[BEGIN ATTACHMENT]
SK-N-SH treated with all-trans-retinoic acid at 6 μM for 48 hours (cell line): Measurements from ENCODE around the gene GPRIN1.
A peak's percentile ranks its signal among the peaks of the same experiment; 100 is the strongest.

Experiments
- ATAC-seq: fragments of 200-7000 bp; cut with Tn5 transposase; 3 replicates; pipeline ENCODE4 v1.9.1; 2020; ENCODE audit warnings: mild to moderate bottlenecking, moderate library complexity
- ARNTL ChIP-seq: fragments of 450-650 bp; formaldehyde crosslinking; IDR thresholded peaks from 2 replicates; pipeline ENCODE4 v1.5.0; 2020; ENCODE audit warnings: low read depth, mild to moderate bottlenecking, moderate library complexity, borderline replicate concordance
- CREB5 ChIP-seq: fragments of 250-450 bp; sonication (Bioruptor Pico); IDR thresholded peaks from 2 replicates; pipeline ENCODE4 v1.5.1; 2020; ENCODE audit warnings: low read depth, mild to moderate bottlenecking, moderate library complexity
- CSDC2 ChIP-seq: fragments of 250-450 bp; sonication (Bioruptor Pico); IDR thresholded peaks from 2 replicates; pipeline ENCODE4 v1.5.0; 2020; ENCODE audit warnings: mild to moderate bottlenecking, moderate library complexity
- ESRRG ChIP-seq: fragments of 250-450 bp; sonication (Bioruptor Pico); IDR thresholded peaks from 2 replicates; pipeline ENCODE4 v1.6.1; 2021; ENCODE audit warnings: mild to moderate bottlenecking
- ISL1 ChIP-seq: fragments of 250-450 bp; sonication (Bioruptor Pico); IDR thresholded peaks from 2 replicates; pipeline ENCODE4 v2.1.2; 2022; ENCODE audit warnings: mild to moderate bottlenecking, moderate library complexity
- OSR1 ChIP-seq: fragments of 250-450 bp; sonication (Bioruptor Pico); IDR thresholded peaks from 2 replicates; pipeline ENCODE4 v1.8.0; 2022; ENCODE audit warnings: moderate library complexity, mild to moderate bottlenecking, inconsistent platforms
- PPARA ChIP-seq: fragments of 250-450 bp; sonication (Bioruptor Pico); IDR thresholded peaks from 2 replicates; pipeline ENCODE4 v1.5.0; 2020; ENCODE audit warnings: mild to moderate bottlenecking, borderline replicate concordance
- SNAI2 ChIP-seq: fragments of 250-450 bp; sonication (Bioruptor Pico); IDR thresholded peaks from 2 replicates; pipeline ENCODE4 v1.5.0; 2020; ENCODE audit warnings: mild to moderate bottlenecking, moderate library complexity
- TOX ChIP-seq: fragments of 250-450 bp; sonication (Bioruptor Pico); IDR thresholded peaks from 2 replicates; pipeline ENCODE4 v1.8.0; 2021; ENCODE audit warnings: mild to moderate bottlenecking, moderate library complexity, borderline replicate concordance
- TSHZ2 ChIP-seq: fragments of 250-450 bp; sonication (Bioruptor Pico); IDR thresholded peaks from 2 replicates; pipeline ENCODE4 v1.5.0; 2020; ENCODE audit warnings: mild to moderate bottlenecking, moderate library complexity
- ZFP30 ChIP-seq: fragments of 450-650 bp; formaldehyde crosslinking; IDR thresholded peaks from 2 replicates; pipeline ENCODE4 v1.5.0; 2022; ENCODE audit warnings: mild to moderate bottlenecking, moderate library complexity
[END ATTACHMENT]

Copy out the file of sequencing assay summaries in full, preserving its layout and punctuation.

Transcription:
SK-N-SH treated with all-trans-retinoic acid at 6 μM for 48 hours (cell line): Measurements from ENCODE around the gene GPRIN1.
A peak's percentile ranks its signal among the peaks of the same experiment; 100 is the strongest.

Experiments
- ATAC-seq: fragments of 200-7000 bp; cut with Tn5 transposase; 3 replicates; pipeline ENCODE4 v1.9.1; 2020; ENCODE audit warnings: mild to moderate bottlenecking, moderate library complexity
- ARNTL ChIP-seq: fragments of 450-650 bp; formaldehyde crosslinking; IDR thresholded peaks from 2 replicates; pipeline ENCODE4 v1.5.0; 2020; ENCODE audit warnings: low read depth, mild to moderate bottlenecking, moderate library complexity, borderline replicate concordance
- CREB5 ChIP-seq: fragments of 250-450 bp; sonication (Bioruptor Pico); IDR thresholded peaks from 2 replicates; pipeline ENCODE4 v1.5.1; 2020; ENCODE audit warnings: low read depth, mild to moderate bottlenecking, moderate library complexity
- CSDC2 ChIP-seq: fragments of 250-450 bp; sonication (Bioruptor Pico); IDR thresholded peaks from 2 replicates; pipeline ENCODE4 v1.5.0; 2020; ENCODE audit warnings: mild to moderate bottlenecking, moderate library complexity
- ESRRG ChIP-seq: fragments of 250-450 bp; sonication (Bioruptor Pico); IDR thresholded peaks from 2 replicates; pipeline ENCODE4 v1.6.1; 2021; ENCODE audit warnings: mild to moderate bottlenecking
- ISL1 ChIP-seq: fragments of 250-450 bp; sonication (Bioruptor Pico); IDR thresholded peaks from 2 replicates; pipeline ENCODE4 v2.1.2; 2022; ENCODE audit warnings: mild to moderate bottlenecking, moderate library complexity
- OSR1 ChIP-seq: fragments of 250-450 bp; sonication (Bioruptor Pico); IDR thresholded peaks from 2 replicates; pipeline ENCODE4 v1.8.0; 2022; ENCODE audit warnings: moderate library complexity, mild to moderate bottlenecking, inconsistent platforms
- PPARA ChIP-seq: fragments of 250-450 bp; sonication (Bioruptor Pico); IDR thresholded peaks from 2 replicates; pipeline ENCODE4 v1.5.0; 2020; ENCODE audit warnings: mild to moderate bottlenecking, borderline replicate concordance
- SNAI2 ChIP-seq: fragments of 250-450 bp; sonication (Bioruptor Pico); IDR thresholded peaks from 2 replicates; pipeline ENCODE4 v1.5.0; 2020; ENCODE audit warnings: mild to moderate bottlenecking, moderate library complexity
- TOX ChIP-seq: fragments of 250-450 bp; sonication (Bioruptor Pico); IDR thresholded peaks from 2 replicates; pipeline ENCODE4 v1.8.0; 2021; ENCODE audit warnings: mild to moderate bottlenecking, moderate library complexity, borderline replicate concordance
- TSHZ2 ChIP-seq: fragments of 250-450 bp; sonication (Bioruptor Pico); IDR thresholded peaks from 2 replicates; pipeline ENCODE4 v1.5.0; 2020; ENCODE audit warnings: mild to moderate bottlenecking, moderate library complexity
- ZFP30 ChIP-seq: fragments of 450-650 bp; formaldehyde crosslinking; IDR thresholded peaks from 2 replicates; pipeline ENCODE4 v1.5.0; 2022; ENCODE audit warnings: mild to moderate bottlenecking, moderate library complexity